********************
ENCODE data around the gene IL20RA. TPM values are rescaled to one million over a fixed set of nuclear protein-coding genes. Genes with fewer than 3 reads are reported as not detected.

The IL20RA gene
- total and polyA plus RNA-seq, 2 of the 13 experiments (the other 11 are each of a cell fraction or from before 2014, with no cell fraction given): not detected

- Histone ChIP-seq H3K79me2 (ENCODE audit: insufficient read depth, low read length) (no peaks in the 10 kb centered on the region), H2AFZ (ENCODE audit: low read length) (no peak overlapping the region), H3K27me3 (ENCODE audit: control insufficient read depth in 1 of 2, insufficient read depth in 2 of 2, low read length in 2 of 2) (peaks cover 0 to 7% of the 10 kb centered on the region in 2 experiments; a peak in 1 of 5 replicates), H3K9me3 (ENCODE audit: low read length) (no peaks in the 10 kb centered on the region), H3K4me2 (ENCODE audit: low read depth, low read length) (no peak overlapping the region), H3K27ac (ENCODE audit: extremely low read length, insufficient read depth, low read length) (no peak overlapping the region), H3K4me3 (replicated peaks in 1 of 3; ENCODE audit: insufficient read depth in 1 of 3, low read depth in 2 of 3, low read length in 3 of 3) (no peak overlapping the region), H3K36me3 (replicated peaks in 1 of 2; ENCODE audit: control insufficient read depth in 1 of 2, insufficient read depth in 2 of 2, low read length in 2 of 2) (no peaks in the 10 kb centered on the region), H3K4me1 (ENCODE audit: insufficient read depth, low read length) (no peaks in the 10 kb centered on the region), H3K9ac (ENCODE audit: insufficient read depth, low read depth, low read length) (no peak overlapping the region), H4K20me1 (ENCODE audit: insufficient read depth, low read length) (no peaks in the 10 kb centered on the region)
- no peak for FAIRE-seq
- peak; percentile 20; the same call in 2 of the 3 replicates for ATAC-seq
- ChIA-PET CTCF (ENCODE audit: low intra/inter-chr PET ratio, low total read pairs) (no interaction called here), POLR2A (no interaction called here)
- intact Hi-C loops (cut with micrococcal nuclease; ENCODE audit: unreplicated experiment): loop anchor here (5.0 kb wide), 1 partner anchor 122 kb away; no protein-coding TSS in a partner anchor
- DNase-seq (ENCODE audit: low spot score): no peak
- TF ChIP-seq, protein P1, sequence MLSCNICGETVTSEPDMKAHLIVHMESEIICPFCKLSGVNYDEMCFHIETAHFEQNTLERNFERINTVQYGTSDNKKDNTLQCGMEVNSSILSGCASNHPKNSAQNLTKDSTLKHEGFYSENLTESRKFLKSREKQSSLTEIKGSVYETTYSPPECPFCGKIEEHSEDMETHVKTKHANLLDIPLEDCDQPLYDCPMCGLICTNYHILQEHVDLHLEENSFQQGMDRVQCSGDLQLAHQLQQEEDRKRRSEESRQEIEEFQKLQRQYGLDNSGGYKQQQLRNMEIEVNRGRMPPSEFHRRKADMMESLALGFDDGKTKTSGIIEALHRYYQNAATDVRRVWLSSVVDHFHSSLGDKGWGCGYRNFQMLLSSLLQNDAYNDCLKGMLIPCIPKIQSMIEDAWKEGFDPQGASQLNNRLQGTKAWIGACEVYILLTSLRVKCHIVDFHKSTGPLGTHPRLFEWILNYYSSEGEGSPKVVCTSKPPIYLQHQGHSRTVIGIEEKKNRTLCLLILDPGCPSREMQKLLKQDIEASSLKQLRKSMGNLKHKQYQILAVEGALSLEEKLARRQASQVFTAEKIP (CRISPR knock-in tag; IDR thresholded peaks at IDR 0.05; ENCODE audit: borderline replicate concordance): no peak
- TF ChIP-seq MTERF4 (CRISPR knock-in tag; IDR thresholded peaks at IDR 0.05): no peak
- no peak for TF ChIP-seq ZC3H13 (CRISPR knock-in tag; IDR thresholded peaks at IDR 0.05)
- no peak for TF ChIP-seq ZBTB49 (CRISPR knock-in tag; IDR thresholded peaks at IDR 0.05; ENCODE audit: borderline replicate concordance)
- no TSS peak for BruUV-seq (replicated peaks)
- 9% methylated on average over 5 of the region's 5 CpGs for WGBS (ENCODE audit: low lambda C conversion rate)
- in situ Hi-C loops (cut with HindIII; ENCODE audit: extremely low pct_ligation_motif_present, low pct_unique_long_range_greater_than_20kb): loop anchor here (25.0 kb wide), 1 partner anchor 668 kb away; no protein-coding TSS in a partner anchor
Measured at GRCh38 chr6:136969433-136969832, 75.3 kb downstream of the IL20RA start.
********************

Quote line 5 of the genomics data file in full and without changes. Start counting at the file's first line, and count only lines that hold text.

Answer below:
- no peak for FAIRE-seq